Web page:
Guyabano or guayabano (Annona muricata Linn.) is rich in vitamin C, phosphorus and calcium. Its 70-percent edible portion contains 63 calories and sugar content ranges from 4 to 14 percent.

Turning underutilized guayabano into profitable product 1

It used to be an underutilized crop before it was included in the Department of Agriculture-Regional Field Office (DA-RFO) CALABARZON’s Research and Development Extension Agenda and Programs to address problems on production area, package of technology (POT), and development of value-adding technologies.

Funded by the Bureau of Agricultural Research, the Quezon Agricultural Research and Experiment Station (QARES) implemented a project aimed to develop and commercialize products from guayabano for the farmers’ associations of Dolores, and San Antonio, Quezon. “The utilization and production of A. muricata will not only provide health benefits [to the consumers] but also contribute to the economic growth of the farm household,” said Dennis DL. Bihis, project leader and science research specialist at QARES.

Turning underutilized guayabano into profitable product 2

QARES provided a nursery for the production of guayabano seedlings for sale and distribution to the project beneficiaries and other clients of the station. Around 5, 000 seedlings from the nursery were planted at the two project sites covering a total area of 23.5 hectares.

Most of the beneficiaries own the land where these seedlings were planted. While waiting for the trees to fruit, intercrops using high-value crops will be planted to provide beneficiaries with income. Aside from this, the beneficiaries will continuously produce plantings materials for sale and/or distribution to target sites.

A component of the project is the conduct of trainings, seminars, and other capability-building activities. QARES provided the beneficiaries with hands-on experience through Structured Learning Exercises.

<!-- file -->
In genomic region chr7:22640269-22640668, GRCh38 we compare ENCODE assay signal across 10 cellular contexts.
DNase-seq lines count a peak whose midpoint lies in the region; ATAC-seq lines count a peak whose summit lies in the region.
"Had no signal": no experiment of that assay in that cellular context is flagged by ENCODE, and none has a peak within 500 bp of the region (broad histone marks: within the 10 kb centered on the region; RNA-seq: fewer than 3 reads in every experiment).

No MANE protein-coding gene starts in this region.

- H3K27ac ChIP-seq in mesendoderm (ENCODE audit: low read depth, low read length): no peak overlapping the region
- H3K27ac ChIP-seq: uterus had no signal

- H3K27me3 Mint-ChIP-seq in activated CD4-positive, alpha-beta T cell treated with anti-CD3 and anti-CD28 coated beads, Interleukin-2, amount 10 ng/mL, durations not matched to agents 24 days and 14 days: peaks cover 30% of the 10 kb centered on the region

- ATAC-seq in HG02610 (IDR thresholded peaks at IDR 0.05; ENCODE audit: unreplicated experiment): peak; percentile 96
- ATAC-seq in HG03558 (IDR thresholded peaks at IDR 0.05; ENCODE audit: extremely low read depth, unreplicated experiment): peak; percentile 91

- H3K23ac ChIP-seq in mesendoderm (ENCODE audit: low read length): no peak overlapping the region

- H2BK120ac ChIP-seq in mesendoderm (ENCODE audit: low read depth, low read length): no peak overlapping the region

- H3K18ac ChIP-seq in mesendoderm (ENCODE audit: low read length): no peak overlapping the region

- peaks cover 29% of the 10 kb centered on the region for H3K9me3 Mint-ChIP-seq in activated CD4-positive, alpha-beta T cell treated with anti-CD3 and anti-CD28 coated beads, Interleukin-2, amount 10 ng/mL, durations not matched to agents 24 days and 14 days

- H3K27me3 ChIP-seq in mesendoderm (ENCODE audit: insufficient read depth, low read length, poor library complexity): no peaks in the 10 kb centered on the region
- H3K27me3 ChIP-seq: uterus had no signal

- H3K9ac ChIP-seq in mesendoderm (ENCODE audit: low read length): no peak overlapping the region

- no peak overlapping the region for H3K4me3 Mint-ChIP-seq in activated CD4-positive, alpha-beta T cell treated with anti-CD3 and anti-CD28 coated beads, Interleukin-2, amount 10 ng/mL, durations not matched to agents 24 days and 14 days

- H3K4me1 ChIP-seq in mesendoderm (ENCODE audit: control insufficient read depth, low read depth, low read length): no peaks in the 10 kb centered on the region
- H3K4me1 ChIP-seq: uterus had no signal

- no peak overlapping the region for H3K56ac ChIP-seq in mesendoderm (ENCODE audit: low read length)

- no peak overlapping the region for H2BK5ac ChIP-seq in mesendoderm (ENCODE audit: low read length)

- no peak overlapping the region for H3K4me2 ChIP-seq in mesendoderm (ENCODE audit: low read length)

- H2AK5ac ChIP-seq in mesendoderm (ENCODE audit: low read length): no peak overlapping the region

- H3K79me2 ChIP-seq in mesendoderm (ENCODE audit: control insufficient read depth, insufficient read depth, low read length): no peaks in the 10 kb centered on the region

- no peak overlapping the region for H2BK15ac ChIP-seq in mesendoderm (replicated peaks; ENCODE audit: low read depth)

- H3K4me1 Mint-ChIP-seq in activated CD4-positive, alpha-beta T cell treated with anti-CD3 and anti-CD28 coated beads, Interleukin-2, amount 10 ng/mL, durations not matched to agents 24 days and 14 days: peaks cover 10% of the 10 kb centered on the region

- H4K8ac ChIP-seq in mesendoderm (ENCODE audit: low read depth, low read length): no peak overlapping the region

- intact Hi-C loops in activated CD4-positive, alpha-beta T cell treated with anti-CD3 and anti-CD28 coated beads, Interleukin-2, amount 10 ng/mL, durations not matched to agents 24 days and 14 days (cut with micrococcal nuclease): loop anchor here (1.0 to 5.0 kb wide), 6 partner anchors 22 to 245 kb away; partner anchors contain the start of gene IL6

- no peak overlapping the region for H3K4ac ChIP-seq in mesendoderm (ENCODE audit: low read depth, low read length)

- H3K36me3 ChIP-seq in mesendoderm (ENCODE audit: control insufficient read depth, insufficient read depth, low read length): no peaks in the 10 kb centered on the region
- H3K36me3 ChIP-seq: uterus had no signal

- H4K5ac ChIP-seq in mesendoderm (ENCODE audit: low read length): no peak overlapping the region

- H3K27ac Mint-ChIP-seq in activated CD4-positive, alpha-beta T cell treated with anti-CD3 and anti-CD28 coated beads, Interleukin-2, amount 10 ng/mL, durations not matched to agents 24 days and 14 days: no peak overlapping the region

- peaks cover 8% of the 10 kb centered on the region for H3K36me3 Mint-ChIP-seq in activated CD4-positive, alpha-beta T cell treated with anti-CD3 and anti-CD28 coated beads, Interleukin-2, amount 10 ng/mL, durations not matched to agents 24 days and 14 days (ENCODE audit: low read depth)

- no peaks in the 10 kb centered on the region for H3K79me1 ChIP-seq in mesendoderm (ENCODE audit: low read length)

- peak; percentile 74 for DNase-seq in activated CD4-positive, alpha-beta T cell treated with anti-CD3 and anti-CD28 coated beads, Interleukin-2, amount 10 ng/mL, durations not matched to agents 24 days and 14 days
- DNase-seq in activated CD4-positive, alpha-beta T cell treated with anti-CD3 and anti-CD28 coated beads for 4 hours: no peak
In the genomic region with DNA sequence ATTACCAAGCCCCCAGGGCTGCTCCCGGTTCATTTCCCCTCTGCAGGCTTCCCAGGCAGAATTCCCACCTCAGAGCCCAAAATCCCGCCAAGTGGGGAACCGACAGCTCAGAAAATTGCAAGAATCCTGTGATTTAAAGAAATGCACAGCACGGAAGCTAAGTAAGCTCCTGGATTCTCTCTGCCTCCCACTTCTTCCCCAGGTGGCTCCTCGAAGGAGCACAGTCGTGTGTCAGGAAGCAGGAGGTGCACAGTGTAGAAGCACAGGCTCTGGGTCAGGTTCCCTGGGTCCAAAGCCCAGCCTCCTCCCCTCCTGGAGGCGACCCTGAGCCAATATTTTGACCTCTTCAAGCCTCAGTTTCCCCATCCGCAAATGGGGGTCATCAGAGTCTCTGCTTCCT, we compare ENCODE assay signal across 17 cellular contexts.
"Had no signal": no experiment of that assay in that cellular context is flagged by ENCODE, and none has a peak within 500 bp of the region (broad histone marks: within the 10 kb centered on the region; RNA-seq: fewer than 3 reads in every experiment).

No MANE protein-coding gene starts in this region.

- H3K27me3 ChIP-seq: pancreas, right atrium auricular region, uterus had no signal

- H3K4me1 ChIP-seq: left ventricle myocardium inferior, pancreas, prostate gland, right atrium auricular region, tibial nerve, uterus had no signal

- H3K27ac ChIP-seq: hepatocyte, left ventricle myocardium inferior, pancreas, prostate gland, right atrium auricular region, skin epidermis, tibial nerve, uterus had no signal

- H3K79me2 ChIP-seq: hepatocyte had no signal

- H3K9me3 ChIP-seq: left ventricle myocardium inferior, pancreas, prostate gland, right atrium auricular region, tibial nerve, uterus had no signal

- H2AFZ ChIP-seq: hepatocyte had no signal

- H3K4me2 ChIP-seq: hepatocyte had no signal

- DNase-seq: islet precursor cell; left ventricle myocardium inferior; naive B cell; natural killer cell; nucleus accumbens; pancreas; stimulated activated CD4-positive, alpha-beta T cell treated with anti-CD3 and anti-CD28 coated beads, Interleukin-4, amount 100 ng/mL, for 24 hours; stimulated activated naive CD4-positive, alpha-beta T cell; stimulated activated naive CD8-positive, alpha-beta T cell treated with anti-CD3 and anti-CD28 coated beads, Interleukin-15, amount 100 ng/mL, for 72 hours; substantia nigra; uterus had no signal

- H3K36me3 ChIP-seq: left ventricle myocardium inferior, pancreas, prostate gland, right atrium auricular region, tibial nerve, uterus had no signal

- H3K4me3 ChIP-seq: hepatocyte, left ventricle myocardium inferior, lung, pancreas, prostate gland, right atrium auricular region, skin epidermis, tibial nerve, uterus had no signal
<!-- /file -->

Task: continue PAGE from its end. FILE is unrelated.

According to Bihis, some members were trained in plant propagation and field management to enhance their knowledge of crop production while some were trained in product development processing.

The beneficiaries of the project are the San Antonio FBS and the Rural Improvement Club of Dolores, Quezon. Members of these farmers’ associations were trained on POT of the crop and on value-adding technologies so they can continue implementing even after its completion, the technologies generated through the project.

Turning underutilized guayabano into profitable product 3

Through the project, QARES was able to develop four products from guayabano: wine, nectar, juice, and soap.

To commercialize the guayabano products as well as the guayabano as a raw ingredient, QARES has been linking the farmers’ associations to various end-users. They have tied-up with local tourism offices as well as with the members of the Quezon Herbal Program to supply guayabano leaves for tea and other herbal concoctions.

Through the project, a Livelihood Center in San Antonio was established to display and sell the guayabano products. These guayabano products are sold at agriculture trade fairs and exhibits.

“Hopefully, we can have the commercial production started on the first quarter of 2019,” ended Bihis. ###

For more information:

Dennis DL. Bihis
Project Leader
phone: (042) 585 7101

by Rena S. Hermoso,